Ping An sees good response for A-share CB

Existing shareholders take up 56.4% of the $4.2 billion deal and the Chinese insurer receives more than $50 billion of institutional demand for the rest.

Ping An Insurance (Group) received more than Rmb300 billion of demand from institutional investors for its Rmb26 billion ($4.2 billion) A-share convertible bond that was on offer at the end of last week, showing the pent-up demand for high-quality paper.

Ping An’s A-share holders were first in line to subscribe to the CB and took about 56.4% of the deal, according to a banker quoting a Chinese-language announcement filed by the company to the Shanghai Stock Exchange.

Another 0.3% of the transaction went to retail investors who subscribed online, leaving 43.3% or about Rmb11.3 billion for institutional investors. According to the announcement, that portion ended up being close to 30 times covered as 260 investors submitted Rmb329.4 billion ($53.7 billion) worth of orders.

But while impressive, the interest was nowhere near the more than $200 billion of demand that China Minsheng Banking Corp received for its slightly smaller Rmb20 billion CB in March this year.

The largest group of buyers of the Ping An CB was domestic insurance companies, followed by mutual funds and pension funds from large companies. The international demand was very small, which is no surprise since international investors can only invest in domestic CBs through the qualified foreign institutional investor (QFII) quotas, which tend to have limited room to participate in new issues.

Also, with the institutional portion of the deal being almost 30 times covered and a pro-rata allocation, investors were only allocated about 3.3% of what they ordered.

Ping An took advantage of the positive gains in its share price since the Chinese government announced a number of insurance sector-friendly reforms earlier this month and launched the deal just a few days after the CB was approved by the regulators on November 14, almost two years after the company first announced plans for the deal.

When the one-day subscription period opened last Friday the company’s A-share price was up 8.9% since the approval.

This means that even though the conversion price was set at a 1.3% premium to the latest close of Rmb40.78 before the terms were announced on November 20, the premium versus the pre-approval close worked out at 12.5%. The initial conversion price is Rmb41.33.

Ping An’s A-share price has continued to gain in the past week and the conversion price is currently at a slight discount to Thursday’s close of Rmb41.49. Investors cannot convert the CB for the first six months, however.

The CB has a six-year maturity and like other A-share CBs it offers a gradually rising coupon, starting from 0.8% in the first year. The reason for this is that most A-share CBs tend to convert into equity in the first two or three years, so by keeping the coupon payments low in the early years the issuer is able to lower the actual cost of funding. At the same time, the more generous coupons closer to maturity make the deal more attractive to investors.

In the case of Ping An, the coupon will step up to 1.0% in year two and then to 1.2%, 1.8%, 2.2% and 2.6% in the following years. The CB will also redeem at 108% of face value, which translates into an additional yield of 2.4%.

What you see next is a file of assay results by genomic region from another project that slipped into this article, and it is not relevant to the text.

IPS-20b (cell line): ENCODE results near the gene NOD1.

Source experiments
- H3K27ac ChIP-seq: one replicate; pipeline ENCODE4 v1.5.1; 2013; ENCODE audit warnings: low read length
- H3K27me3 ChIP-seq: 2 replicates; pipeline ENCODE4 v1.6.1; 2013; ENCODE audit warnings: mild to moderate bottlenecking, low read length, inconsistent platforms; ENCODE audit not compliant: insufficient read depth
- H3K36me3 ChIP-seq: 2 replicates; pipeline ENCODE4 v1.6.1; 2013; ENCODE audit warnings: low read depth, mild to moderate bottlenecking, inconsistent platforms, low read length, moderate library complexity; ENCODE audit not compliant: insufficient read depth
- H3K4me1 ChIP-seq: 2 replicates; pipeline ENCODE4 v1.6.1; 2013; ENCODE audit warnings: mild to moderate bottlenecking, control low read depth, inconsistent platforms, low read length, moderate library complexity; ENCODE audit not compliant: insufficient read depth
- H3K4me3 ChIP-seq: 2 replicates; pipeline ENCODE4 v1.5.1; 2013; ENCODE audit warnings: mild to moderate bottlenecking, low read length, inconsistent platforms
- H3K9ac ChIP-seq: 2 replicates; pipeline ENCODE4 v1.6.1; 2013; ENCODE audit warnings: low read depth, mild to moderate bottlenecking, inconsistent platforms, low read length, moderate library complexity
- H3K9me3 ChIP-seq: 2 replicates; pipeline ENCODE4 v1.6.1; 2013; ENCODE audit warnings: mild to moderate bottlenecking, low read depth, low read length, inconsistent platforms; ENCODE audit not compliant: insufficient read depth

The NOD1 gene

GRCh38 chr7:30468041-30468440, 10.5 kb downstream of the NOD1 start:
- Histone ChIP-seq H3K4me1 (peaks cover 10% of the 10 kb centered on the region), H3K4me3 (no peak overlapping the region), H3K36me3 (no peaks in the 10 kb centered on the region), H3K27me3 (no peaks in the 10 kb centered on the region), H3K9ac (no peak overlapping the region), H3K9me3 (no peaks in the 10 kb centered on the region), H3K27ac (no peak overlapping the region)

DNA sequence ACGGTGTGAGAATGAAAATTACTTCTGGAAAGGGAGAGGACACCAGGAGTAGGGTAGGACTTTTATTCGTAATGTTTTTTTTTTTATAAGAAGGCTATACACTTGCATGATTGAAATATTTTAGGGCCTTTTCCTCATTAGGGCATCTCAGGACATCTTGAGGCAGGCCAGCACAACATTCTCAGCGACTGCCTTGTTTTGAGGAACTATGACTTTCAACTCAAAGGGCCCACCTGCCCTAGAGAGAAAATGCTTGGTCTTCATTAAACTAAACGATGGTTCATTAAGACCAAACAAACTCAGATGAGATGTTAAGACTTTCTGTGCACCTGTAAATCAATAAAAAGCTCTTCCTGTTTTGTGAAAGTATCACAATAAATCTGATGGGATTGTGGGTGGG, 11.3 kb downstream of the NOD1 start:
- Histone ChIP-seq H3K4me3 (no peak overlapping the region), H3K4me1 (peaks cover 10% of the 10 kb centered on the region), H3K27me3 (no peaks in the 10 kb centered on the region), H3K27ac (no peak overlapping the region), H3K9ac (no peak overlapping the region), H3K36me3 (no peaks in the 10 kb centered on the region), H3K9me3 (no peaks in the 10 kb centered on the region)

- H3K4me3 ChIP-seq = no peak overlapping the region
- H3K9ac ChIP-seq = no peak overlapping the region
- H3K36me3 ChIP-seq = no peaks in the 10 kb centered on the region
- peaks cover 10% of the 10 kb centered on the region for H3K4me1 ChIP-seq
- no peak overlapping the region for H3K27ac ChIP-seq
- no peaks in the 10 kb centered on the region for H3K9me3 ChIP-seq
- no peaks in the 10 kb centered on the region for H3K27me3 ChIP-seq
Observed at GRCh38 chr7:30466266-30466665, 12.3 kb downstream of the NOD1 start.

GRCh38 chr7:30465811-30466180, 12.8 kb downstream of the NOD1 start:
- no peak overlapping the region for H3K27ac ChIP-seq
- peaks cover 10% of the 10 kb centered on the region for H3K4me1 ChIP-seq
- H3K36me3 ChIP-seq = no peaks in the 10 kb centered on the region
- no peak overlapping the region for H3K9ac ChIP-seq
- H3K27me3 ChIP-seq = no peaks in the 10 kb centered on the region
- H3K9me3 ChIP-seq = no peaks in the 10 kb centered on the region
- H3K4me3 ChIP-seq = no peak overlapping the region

At Rmb26 billion, this is the largest equity-linked deal in Asia-Pacific this year and the second-largest ever behind a $5.9 billion deal by Bank of China in June 2010. It is also the largest CB globally since General Motors raised $5 billion in November 2010.

It could get surpassed in the next few weeks though, if China Petroleum & Chemical Corp (better known as Sinopec) goes ahead with its planned Rmb30 billion CB. The company received regulatory approval for the deal in early July and on Tuesday this week its shareholders voted to extend their approval, which had lapsed in October, for another year, opening the door for a potential deal before year end.

According to sources, Sinopec was reluctant to issue the CB immediately after the approval in the summer as its share price had come down a lot from its 2013 peak of Rmb5.938 in March this year. And until the end of October it was still hovering around the Rmb4.50 mark. Since then it has recoverd slightly and while it is still well below the March level, the stock closed at Rmb4.80 on Thursday —17% above the low point in late June.

However, Sinopec is currently busy dealing with the explosion at one of its crude oil pipelines last Friday, which claimed 48 deaths and injured another 136 people, according to a company announcement on Sunday. So, the CB is not likely to come for another couple of weeks. The company is expected to try to complete it before the regulatory approval expires in early January though.

The Ping An CB broke new ground in China, as the company has received approval from the regulators to treat it as equity on the balance sheet even before the bonds are converted into actual shares. Based on its most recent accounts from June 30, this will improve Ping An's solvency ratio to 181% from 163% before the deal.

As a result, the CB is more than just a funding tool for Ping An, which has recently (at the end of October) also sold Rmb1.8 billion of offshore renminbi bonds to boost its coffers. According to media reports, the five-year dim sum bond was priced with a 4.75% coupon, which shows the savings in funding costs that the company is able to achieve by issuing a convertible bond.

CICC and Credit Suisse Founder Securities were joint sponsors for the Ping An CB. Goldman Sachs Gao Hua has also been involved since shortly after deal was announced, while Gotai Junan and JP Morgan First Capital were added to the syndicate more recently. The five banks were all acting as joint lead underwriters.

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